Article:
Friday, November 21, 2003
Ninth Circuit Revives Suit Against Gun Makers in Valley Shootings
By KENNETH OFGANG, Staff Writer/Appellate Courts
The Ninth U.S. Circuit Court of Appeals yesterday reinstated a lawsuit that seeks to hold gun makers and a distributor responsible for the 1999 shootings by white supremacist Buford Furrow in the San Fernando Valley.
A divided panel overturned a district judge’s order dismissing claims against Glock Inc. and China North Industries Corp., as well as Glock distributors RSR Management Corporation and RSR Wholesale Guns Seattle Inc.
Those defendants may be held liable for negligence and for creating a public nuisance if the plaintiffs can prove that they knew their products were being sold in the “secondary market” to persons who had no legal right to own them, and took no steps to prevent this, or that they deliberately oversaturated the legal market with the knowledge that an illegal secondary market would thereby be created, Judge Richard A. Paez wrote for the Ninth Circuit.
Judge Sidney Thomas agreed, but Senior Judge Cynthia Holcomb Hall argued in dissent that the action was barred by California’s now-repealed statutory immunity of gun manufacturers and distributors from products liability suits. Paez said the action is not a products liability suit, so the immunity statute does not apply.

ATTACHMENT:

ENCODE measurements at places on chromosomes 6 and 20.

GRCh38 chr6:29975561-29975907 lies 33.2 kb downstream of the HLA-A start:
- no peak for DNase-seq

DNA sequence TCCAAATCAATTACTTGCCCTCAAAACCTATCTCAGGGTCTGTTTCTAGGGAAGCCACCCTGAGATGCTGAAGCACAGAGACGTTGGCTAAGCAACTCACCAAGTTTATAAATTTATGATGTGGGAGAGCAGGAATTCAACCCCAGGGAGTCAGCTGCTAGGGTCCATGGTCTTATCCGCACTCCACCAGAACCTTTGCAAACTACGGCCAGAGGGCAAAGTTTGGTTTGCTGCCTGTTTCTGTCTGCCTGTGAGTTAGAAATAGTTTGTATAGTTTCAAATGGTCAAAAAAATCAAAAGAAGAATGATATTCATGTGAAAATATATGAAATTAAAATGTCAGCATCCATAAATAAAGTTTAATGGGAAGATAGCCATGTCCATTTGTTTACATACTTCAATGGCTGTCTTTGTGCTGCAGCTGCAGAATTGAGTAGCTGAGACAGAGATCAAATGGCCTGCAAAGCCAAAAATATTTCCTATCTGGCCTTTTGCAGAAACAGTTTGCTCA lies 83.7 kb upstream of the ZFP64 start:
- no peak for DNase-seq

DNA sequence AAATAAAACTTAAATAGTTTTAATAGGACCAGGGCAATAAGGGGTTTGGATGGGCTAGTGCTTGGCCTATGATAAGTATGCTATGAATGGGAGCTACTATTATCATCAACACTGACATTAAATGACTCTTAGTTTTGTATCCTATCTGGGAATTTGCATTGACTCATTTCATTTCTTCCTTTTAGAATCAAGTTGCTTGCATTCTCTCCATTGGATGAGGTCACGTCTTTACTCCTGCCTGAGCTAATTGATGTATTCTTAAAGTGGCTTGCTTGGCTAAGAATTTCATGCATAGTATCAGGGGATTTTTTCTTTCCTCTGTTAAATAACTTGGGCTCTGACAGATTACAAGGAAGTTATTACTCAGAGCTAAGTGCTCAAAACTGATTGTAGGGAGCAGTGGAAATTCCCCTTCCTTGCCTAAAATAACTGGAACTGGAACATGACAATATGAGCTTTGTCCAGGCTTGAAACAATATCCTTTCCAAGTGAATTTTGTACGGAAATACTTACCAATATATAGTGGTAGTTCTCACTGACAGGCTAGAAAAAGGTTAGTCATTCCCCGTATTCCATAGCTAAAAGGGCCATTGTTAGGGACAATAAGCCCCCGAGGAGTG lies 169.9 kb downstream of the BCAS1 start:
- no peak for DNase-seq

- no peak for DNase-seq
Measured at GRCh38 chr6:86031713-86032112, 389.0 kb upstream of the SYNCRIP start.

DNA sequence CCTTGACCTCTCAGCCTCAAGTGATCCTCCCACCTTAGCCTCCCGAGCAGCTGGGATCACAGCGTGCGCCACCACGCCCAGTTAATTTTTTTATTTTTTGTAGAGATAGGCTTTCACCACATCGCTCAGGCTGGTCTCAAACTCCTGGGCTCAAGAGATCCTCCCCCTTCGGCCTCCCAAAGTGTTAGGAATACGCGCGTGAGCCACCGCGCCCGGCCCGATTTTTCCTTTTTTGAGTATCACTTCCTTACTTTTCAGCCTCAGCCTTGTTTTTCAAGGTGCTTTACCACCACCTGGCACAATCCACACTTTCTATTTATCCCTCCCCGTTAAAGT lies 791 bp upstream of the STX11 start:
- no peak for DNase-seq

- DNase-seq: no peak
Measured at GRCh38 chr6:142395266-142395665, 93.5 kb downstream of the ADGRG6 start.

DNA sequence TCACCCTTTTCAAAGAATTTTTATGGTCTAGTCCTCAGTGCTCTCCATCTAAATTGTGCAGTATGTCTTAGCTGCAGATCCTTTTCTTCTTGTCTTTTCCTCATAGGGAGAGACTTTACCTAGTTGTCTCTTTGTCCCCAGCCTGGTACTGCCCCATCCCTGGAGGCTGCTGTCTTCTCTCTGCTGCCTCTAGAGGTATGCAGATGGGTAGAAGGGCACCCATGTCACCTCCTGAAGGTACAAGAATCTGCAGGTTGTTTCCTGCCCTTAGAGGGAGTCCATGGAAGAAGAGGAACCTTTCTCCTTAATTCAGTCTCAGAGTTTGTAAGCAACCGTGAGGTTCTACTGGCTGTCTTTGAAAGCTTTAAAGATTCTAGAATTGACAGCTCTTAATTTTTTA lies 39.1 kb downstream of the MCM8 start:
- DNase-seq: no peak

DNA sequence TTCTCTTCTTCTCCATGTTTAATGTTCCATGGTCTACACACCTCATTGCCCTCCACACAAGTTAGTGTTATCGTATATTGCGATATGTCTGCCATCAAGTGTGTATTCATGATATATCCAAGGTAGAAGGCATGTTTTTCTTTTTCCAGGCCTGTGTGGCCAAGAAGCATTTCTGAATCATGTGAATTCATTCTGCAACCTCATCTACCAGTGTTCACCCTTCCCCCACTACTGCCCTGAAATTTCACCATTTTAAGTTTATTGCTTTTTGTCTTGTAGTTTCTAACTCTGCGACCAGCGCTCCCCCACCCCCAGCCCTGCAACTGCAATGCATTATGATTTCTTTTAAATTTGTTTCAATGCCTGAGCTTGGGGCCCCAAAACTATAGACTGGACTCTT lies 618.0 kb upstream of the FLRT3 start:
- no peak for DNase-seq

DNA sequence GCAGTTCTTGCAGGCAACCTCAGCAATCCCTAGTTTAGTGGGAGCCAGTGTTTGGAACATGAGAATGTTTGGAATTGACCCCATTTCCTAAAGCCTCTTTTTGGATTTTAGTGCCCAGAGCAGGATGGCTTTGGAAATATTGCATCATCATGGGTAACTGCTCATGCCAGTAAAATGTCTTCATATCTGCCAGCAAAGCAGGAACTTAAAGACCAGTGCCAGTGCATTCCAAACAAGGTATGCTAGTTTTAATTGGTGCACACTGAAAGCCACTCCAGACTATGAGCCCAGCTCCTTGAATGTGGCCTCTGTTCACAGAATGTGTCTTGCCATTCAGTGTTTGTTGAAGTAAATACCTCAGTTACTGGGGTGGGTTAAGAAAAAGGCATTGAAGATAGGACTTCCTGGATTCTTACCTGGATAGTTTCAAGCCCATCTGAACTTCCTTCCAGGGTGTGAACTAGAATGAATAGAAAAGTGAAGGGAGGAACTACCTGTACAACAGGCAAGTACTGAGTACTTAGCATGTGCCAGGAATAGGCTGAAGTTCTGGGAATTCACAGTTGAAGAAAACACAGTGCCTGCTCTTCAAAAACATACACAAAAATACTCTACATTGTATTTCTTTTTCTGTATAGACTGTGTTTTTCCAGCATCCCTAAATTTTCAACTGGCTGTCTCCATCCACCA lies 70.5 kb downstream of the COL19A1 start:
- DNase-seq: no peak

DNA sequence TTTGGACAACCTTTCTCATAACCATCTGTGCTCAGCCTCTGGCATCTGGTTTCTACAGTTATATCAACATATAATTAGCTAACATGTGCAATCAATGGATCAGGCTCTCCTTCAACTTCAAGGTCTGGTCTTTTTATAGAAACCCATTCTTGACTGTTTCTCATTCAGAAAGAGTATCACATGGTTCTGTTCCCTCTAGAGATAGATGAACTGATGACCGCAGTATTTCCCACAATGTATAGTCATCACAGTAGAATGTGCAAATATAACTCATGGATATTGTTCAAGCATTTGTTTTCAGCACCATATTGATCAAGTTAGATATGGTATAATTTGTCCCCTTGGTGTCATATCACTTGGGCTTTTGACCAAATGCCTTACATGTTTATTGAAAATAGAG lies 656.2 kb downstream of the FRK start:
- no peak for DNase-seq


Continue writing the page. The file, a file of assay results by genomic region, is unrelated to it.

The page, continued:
U.S. District Judge Audrey Collins of the Central District of California had dismissed the suit two years ago. Named as defendants, in addition to Glock, China North Industries—also known as Norinco—and the Glock distributors, were several other companies whose products were among the six weapons that Furrow was carrying on Aug. 10, 1999.
The Ninth Circuit affirmed Collins’ dismissal of the other defendants, saying they cannot be held liable because there was no proof that Furrow had actually fired those weapons that day. The only shell casings recovered by police were of the 9mm variety, meaning they came from the Glock and/or Norinco weapons.